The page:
Could autonomic system assessment be helpful in disorders of consciousness diagnosis? A neurophysiological study

Antonino Leo, Antonino Naro, Antonino Cannavò, Laura Rosa Pisani, Rocco Bruno, Carlo Salviera, Placido Bramanti, Rocco Salvatore Calabrò

Research output: Contribution to journalArticlepeer-review

Abstract

Although patients with chronic disorders of consciousness (DOC), including unresponsive wakefulness syndrome (UWS) and minimally conscious state (MCS), show a limited repertoire of awareness signs, owing to a large-scale cortico–thalamo–cortical functional disconnectivity, an activation of some cortical areas in response to relevant stimuli has been described by means of electrophysiological and functional neuroimaging approaches. In addition, cognitive processes associated with autonomic nervous system (ANS) responses elicited by nociceptive stimuli have been identified in some DOC patients. In an attempt to identify ANS functionality markers that could be useful in differentiating UWS and MCS individuals, we measured the amplitude, latency and γ-band power (γPOW) of ultra-late laser-evoked potentials (CLEPs) and skin reflex (SR), which both express some aspects of cognitive processes related to ANS functionality, besides other ANS parameters either during a 24hh-polygraphy or following a solid-state laser repetitive nociceptive stimulation. MCS showed physiological modification of vital signs (O2 saturation, hearth rate, hearth rate variability) throughout the night and a preservation of SR-γPOW, whereas UWS did not show significant variations. Following repetitive nociceptive stimulation, MCS patients had a significant increase in CLEP-γPOW, O2 saturation, hearth rate, and hearth rate variability, whereas UWS individuals did not show any significant change (but two patients, who reached high Coma Recovery Scale-Revised scores). Hence, our work suggests that a wide-spectrum electrophysiological evaluation of ANS functionality may support DOC differential diagnosis. Interestingly, the two above-mentioned UWS patients showed MCS-like vital sign modifications and electrophysiological pain responsiveness. It is therefore hypothesizable that our approach could be helpful in identifying residual aware autonomic system-related cognitive processes even in some UWS patients. Such issue draws the attention to either DOC clinical diagnosis or adequate pain treatment in DOC patients.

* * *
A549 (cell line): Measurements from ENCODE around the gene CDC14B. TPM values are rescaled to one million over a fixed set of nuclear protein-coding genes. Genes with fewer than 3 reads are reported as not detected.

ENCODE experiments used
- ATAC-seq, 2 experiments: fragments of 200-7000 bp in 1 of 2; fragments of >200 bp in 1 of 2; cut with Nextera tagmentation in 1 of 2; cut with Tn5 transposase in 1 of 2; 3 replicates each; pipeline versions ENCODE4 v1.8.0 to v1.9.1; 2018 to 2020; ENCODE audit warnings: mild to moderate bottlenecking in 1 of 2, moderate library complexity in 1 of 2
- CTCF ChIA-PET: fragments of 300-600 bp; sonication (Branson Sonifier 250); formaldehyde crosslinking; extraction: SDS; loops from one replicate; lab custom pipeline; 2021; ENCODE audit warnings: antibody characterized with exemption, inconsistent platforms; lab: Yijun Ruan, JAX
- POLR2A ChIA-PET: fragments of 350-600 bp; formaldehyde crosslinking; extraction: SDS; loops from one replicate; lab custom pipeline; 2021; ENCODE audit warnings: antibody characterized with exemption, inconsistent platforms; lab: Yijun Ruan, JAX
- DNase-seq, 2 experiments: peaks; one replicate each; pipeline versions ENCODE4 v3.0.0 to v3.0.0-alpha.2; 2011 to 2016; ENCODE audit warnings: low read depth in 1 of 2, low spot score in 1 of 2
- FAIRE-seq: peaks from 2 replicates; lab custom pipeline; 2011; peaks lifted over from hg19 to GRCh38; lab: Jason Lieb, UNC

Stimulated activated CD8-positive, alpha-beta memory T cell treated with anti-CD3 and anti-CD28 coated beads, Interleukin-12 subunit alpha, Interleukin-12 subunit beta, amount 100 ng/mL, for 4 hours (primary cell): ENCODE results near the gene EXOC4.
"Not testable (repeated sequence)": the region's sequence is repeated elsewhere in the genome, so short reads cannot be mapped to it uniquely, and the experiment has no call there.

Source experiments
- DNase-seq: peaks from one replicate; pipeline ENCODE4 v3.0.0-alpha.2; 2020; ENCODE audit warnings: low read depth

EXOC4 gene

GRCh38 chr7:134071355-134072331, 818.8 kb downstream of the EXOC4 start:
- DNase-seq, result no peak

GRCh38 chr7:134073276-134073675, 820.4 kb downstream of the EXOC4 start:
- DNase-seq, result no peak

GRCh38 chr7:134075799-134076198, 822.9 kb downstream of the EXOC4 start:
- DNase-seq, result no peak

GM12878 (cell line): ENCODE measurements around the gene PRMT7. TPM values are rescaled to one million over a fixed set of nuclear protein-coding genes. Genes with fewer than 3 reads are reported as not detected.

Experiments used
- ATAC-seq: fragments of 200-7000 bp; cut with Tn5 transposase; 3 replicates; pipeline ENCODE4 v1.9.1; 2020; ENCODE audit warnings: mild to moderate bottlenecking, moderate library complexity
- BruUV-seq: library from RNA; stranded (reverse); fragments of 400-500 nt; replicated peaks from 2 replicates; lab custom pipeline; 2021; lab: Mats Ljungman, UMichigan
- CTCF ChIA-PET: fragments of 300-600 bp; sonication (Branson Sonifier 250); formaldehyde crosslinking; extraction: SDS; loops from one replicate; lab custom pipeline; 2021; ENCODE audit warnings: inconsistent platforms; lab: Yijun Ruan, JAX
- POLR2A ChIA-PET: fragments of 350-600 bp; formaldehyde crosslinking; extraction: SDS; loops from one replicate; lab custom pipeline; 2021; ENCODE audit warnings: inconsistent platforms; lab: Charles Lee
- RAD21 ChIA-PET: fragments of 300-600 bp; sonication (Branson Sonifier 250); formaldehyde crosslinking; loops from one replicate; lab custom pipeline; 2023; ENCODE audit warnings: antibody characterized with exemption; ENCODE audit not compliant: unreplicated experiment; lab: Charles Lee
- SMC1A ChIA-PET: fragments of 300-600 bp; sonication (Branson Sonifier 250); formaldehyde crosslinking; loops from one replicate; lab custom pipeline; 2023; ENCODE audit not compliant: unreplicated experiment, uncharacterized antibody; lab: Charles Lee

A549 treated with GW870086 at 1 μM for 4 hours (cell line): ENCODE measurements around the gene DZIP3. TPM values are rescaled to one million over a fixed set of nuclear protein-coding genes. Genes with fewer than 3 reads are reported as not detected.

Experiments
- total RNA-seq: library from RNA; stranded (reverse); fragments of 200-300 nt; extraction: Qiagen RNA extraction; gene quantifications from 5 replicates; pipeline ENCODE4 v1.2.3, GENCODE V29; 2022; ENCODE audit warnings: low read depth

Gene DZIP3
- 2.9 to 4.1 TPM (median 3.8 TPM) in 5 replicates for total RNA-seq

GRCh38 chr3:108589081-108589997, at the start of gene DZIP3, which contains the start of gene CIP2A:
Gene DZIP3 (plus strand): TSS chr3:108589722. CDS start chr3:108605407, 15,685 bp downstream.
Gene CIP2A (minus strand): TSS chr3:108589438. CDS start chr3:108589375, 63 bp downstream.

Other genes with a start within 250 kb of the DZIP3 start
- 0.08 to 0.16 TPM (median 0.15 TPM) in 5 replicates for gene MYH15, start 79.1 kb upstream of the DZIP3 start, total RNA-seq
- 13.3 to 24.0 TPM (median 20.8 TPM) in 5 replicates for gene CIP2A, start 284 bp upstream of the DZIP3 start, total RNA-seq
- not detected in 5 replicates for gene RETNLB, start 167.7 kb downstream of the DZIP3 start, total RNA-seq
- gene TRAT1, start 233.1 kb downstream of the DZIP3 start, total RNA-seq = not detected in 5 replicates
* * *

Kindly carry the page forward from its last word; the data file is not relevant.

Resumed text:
Original languageEnglish
Pages (from-to)1-11
Number of pages11
JournalExperimental Brain Research
DOIs
Publication statusAccepted/In press - Mar 25 2016

Keywords

  • Autonomic nervous system
  • Chronic disorders of consciousness
  • Hearth rate variability
  • Laser-evoked potentials
  • Skin reflex

ASJC Scopus subject areas

  • Neuroscience(all)

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